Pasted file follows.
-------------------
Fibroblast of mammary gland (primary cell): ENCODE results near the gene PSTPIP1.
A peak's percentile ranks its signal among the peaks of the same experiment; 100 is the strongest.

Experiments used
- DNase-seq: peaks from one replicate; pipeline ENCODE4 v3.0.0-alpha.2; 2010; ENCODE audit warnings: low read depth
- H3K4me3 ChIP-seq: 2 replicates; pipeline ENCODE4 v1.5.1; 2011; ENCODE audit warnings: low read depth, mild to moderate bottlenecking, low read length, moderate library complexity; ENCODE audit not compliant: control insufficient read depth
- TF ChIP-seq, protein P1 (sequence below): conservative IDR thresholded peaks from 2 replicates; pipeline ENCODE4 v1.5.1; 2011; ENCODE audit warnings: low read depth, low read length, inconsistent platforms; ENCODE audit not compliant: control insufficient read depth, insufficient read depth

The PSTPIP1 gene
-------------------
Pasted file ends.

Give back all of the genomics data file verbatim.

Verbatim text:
Fibroblast of mammary gland (primary cell): ENCODE results near the gene PSTPIP1.
A peak's percentile ranks its signal among the peaks of the same experiment; 100 is the strongest.

Experiments used
- DNase-seq: peaks from one replicate; pipeline ENCODE4 v3.0.0-alpha.2; 2010; ENCODE audit warnings: low read depth
- H3K4me3 ChIP-seq: 2 replicates; pipeline ENCODE4 v1.5.1; 2011; ENCODE audit warnings: low read depth, mild to moderate bottlenecking, low read length, moderate library complexity; ENCODE audit not compliant: control insufficient read depth
- TF ChIP-seq, protein P1 (sequence below): conservative IDR thresholded peaks from 2 replicates; pipeline ENCODE4 v1.5.1; 2011; ENCODE audit warnings: low read depth, low read length, inconsistent platforms; ENCODE audit not compliant: control insufficient read depth, insufficient read depth

The PSTPIP1 gene